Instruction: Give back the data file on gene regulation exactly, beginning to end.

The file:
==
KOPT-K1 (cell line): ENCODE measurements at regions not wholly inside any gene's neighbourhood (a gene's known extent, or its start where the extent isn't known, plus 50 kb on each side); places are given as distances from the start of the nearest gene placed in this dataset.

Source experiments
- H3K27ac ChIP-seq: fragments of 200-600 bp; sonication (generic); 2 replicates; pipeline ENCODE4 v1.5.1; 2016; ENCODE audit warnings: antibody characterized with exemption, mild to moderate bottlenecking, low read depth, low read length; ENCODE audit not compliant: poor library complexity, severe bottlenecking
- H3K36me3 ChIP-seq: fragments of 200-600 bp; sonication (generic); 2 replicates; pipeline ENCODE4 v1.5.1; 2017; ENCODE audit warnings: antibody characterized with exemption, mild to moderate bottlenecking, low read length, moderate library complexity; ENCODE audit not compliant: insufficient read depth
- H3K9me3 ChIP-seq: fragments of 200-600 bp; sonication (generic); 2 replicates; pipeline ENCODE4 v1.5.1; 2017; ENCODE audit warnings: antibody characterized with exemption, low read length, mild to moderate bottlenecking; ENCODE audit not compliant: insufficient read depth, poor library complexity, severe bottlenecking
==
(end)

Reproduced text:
KOPT-K1 (cell line): ENCODE measurements at regions not wholly inside any gene's neighbourhood (a gene's known extent, or its start where the extent isn't known, plus 50 kb on each side); places are given as distances from the start of the nearest gene placed in this dataset.

Source experiments
- H3K27ac ChIP-seq: fragments of 200-600 bp; sonication (generic); 2 replicates; pipeline ENCODE4 v1.5.1; 2016; ENCODE audit warnings: antibody characterized with exemption, mild to moderate bottlenecking, low read depth, low read length; ENCODE audit not compliant: poor library complexity, severe bottlenecking
- H3K36me3 ChIP-seq: fragments of 200-600 bp; sonication (generic); 2 replicates; pipeline ENCODE4 v1.5.1; 2017; ENCODE audit warnings: antibody characterized with exemption, mild to moderate bottlenecking, low read length, moderate library complexity; ENCODE audit not compliant: insufficient read depth
- H3K9me3 ChIP-seq: fragments of 200-600 bp; sonication (generic); 2 replicates; pipeline ENCODE4 v1.5.1; 2017; ENCODE audit warnings: antibody characterized with exemption, low read length, mild to moderate bottlenecking; ENCODE audit not compliant: insufficient read depth, poor library complexity, severe bottlenecking